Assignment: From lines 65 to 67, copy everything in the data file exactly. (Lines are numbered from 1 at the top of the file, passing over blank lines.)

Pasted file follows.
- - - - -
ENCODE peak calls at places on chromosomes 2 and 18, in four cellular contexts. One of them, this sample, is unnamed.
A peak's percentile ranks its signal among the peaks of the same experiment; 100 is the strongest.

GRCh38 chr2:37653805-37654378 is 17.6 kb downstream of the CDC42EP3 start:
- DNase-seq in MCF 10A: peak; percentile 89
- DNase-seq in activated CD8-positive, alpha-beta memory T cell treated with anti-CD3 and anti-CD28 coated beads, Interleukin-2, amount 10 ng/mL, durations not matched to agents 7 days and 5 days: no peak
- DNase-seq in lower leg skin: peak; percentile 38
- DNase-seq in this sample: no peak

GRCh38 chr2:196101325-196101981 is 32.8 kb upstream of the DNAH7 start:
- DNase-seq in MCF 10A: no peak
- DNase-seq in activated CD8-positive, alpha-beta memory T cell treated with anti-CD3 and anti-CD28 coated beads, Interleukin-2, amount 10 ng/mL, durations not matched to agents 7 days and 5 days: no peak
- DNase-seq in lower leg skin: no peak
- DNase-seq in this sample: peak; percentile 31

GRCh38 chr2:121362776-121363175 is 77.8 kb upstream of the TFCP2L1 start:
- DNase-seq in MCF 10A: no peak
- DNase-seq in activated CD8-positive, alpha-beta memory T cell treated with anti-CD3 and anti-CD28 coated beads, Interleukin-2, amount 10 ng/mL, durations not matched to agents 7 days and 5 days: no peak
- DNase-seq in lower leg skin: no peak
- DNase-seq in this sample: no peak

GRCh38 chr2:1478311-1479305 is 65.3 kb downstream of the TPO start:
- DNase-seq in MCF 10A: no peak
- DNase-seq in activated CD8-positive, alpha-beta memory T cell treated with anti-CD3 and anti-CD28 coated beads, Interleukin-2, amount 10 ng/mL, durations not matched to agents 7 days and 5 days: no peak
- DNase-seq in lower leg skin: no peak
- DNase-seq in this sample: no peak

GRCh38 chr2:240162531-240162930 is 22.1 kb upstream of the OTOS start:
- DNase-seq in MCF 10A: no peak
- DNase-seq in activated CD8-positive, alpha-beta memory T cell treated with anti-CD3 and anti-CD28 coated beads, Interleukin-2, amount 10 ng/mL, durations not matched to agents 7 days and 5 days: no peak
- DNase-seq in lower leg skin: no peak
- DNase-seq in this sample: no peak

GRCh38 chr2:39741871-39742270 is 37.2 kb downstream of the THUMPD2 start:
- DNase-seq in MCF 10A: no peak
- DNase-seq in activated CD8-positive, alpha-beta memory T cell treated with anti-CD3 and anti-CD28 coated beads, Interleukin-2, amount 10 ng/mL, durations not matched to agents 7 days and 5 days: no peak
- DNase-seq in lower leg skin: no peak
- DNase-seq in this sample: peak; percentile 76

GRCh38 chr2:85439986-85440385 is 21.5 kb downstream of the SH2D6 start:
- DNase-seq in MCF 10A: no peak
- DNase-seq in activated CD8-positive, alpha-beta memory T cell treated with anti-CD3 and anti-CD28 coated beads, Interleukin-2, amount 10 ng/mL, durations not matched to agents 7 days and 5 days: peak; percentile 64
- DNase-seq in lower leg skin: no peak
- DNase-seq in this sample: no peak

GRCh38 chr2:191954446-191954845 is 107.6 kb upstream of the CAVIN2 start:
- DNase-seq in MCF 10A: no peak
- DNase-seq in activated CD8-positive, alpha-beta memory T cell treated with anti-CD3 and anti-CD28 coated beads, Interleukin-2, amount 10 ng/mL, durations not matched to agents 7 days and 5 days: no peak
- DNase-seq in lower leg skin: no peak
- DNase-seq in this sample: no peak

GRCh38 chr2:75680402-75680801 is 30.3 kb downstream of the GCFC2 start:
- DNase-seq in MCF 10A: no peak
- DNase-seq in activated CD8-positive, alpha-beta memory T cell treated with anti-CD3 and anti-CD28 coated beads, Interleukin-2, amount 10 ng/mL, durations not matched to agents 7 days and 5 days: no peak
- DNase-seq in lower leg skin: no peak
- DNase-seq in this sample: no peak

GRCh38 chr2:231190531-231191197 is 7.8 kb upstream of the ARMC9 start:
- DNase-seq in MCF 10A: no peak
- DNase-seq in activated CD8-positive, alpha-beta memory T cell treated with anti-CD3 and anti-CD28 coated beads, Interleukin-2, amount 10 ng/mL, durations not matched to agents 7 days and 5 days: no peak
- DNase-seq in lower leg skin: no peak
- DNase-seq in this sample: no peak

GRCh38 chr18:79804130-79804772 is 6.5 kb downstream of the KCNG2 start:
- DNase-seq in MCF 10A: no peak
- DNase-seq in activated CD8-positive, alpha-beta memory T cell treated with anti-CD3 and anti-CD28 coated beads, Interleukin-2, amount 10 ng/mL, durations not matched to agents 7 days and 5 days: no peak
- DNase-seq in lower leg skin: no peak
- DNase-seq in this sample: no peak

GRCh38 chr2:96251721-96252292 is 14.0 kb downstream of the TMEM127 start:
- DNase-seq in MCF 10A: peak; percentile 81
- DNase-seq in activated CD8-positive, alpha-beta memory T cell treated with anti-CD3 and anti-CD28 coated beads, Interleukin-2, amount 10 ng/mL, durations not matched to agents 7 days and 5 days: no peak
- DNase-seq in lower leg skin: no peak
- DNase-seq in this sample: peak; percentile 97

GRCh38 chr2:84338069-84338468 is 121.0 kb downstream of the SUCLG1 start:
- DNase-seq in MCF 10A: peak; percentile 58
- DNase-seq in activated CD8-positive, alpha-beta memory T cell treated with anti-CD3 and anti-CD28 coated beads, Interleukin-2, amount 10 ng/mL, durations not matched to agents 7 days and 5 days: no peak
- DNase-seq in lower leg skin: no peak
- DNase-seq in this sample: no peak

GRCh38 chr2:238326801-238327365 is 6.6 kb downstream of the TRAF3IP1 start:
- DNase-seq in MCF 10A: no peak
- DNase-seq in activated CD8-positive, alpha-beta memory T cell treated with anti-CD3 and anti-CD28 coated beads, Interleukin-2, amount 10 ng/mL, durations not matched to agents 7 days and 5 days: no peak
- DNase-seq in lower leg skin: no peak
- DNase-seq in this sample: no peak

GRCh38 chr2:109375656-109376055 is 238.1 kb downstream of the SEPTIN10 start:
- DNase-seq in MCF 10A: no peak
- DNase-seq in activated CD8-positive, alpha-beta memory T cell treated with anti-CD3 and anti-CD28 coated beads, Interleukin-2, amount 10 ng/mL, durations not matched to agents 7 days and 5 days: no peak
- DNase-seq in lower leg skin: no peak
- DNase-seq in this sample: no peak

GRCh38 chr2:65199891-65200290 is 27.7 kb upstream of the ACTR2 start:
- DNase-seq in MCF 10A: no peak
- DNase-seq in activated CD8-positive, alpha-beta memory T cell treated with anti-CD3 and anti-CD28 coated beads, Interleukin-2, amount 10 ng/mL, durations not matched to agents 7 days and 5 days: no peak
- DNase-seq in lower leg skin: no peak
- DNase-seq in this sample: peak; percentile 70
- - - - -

- DNase-seq in activated CD8-positive, alpha-beta memory T cell treated with anti-CD3 and anti-CD28 coated beads, Interleukin-2, amount 10 ng/mL, durations not matched to agents 7 days and 5 days: no peak
- DNase-seq in lower leg skin: no peak
- DNase-seq in this sample: no peak